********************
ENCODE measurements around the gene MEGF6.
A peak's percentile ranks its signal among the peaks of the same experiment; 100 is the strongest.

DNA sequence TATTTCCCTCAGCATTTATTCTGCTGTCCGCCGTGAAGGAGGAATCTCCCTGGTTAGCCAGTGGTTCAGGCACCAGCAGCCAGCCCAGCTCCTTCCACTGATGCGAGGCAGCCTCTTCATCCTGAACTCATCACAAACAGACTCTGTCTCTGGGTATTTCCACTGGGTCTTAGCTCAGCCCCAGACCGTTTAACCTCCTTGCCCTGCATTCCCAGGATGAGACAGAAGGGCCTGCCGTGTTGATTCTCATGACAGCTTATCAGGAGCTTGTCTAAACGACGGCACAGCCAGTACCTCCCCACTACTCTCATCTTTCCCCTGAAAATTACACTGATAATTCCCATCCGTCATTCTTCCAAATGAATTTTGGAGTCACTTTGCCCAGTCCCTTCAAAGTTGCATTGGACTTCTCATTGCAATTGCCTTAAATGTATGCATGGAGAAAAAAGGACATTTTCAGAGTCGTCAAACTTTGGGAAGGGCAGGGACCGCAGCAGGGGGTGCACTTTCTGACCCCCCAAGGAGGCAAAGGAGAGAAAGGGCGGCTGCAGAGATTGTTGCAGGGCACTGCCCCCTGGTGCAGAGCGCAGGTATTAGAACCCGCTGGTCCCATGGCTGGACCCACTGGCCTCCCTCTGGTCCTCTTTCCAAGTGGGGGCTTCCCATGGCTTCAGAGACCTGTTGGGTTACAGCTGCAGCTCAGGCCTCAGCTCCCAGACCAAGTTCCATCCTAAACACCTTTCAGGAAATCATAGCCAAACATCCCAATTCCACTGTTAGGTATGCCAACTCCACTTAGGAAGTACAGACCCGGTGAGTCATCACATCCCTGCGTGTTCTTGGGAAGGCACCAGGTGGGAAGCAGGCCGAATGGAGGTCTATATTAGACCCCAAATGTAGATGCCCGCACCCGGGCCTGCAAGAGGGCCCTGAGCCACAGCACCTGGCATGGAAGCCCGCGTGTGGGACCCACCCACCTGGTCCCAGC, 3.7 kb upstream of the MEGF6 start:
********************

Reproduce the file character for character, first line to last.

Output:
ENCODE measurements around the gene MEGF6.
A peak's percentile ranks its signal among the peaks of the same experiment; 100 is the strongest.

DNA sequence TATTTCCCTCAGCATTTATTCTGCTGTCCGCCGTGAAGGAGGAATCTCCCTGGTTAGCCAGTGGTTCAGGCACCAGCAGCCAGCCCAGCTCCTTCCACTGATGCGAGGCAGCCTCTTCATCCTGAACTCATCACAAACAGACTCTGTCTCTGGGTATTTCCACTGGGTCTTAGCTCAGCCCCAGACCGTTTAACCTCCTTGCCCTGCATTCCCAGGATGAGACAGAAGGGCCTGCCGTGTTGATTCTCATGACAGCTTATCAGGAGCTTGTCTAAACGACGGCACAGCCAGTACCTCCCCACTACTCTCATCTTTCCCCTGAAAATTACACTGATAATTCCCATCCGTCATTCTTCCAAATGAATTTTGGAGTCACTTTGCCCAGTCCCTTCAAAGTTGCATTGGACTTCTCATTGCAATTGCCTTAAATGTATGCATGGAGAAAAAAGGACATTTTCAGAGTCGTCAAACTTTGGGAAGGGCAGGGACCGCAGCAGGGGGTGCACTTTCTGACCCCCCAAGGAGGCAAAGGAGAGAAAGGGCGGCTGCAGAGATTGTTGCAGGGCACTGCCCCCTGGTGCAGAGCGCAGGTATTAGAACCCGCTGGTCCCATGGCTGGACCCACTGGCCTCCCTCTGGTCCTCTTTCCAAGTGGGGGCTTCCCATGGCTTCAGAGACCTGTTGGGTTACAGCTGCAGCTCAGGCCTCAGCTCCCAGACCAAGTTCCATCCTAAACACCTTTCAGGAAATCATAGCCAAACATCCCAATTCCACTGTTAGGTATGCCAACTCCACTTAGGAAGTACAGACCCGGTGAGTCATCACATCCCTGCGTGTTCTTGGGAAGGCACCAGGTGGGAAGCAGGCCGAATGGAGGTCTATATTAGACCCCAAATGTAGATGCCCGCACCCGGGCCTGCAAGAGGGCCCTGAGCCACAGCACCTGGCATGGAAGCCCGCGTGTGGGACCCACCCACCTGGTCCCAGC, 3.7 kb upstream of the MEGF6 start: